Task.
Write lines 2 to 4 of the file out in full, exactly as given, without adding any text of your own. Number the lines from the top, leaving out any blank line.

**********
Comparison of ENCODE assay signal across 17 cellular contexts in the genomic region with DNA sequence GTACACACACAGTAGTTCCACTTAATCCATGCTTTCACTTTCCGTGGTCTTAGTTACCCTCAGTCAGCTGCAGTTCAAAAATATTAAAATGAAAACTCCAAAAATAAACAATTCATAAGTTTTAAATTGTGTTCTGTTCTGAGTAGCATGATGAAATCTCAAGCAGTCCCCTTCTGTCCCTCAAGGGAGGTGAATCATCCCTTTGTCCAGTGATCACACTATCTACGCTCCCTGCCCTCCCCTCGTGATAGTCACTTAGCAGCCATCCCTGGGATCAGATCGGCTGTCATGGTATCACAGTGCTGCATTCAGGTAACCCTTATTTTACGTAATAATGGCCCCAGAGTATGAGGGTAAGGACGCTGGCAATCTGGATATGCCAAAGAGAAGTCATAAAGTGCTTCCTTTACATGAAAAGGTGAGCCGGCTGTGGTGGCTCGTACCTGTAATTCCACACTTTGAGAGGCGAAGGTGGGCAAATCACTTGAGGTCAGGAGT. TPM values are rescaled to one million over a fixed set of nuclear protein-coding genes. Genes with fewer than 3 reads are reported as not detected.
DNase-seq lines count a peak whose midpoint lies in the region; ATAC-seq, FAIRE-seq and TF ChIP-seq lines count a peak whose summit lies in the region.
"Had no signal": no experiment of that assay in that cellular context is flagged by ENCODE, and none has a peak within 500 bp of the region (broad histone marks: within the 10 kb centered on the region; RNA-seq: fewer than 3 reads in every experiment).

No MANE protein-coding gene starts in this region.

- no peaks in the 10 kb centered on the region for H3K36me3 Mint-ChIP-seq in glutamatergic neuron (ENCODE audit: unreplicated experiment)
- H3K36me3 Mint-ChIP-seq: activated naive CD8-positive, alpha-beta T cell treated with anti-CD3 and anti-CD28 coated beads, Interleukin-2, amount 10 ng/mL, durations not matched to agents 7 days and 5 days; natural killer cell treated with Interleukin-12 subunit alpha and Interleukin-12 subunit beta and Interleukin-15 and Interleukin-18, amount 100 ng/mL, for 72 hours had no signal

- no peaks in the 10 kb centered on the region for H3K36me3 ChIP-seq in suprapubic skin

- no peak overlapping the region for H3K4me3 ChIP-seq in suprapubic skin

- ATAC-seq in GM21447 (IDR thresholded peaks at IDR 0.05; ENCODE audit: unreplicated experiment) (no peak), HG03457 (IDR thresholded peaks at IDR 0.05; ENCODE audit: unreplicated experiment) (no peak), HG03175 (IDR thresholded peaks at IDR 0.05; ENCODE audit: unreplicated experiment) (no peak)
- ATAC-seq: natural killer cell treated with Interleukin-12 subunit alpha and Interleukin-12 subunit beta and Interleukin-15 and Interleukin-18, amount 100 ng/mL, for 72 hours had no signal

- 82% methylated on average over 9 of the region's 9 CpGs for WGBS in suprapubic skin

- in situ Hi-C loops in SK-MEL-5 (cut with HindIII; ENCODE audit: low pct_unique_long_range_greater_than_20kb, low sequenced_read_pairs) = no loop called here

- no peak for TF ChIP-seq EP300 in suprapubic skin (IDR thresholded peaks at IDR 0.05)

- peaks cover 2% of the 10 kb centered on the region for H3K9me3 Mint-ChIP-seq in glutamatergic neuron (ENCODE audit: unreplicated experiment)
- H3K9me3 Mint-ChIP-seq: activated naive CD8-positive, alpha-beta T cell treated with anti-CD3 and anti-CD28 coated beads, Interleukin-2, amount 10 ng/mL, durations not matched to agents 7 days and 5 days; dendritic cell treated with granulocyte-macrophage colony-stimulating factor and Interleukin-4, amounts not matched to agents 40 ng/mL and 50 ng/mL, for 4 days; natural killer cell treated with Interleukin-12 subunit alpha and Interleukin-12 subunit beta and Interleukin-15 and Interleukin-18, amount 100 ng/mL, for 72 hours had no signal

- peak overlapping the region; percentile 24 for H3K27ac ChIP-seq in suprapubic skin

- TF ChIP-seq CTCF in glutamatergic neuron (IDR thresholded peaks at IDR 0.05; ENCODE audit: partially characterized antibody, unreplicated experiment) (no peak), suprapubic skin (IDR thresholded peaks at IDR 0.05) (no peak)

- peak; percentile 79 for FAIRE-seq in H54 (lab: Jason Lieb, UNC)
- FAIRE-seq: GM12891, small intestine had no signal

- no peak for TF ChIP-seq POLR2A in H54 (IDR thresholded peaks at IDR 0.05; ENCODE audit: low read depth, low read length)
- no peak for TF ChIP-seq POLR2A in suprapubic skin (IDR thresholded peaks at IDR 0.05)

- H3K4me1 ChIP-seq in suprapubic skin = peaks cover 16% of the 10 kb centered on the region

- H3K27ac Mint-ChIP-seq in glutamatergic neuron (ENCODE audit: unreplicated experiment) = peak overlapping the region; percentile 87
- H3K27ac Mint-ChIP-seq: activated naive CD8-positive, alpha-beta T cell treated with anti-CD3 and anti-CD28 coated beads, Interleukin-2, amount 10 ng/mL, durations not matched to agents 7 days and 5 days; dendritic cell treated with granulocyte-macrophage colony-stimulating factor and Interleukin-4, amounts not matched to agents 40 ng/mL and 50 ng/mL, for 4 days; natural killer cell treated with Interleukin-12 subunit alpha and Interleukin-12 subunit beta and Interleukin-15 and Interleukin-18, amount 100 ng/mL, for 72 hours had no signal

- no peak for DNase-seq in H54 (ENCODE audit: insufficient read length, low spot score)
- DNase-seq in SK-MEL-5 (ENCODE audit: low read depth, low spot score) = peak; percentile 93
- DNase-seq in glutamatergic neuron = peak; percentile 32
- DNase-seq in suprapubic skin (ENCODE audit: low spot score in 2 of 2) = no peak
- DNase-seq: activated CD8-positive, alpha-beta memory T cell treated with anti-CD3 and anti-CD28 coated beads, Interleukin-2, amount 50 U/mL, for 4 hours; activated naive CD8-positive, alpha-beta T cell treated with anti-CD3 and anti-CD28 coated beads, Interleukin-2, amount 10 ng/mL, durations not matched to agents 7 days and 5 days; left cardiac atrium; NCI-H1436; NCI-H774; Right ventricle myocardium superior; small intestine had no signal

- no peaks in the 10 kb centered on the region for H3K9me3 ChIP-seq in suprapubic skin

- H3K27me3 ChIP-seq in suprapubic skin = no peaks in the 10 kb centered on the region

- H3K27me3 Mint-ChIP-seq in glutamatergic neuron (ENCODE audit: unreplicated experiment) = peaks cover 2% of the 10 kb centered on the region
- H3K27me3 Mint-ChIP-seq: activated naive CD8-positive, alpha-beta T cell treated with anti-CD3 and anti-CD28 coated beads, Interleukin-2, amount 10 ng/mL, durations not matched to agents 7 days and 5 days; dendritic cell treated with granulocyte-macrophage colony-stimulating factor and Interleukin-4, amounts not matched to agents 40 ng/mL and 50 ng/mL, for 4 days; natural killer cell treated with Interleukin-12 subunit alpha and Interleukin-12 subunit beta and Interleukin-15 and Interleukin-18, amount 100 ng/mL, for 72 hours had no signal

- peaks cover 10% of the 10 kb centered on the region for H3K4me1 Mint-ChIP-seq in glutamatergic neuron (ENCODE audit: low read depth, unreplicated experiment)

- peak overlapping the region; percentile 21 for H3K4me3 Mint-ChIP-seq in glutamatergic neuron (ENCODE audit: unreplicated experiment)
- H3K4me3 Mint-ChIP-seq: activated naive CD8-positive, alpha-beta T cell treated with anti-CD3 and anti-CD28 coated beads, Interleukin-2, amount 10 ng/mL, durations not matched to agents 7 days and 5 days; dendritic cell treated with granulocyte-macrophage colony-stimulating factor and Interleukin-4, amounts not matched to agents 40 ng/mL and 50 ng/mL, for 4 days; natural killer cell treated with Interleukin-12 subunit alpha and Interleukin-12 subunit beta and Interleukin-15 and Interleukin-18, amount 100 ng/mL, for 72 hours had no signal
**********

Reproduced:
DNase-seq lines count a peak whose midpoint lies in the region; ATAC-seq, FAIRE-seq and TF ChIP-seq lines count a peak whose summit lies in the region.
"Had no signal": no experiment of that assay in that cellular context is flagged by ENCODE, and none has a peak within 500 bp of the region (broad histone marks: within the 10 kb centered on the region; RNA-seq: fewer than 3 reads in every experiment).

No MANE protein-coding gene starts in this region.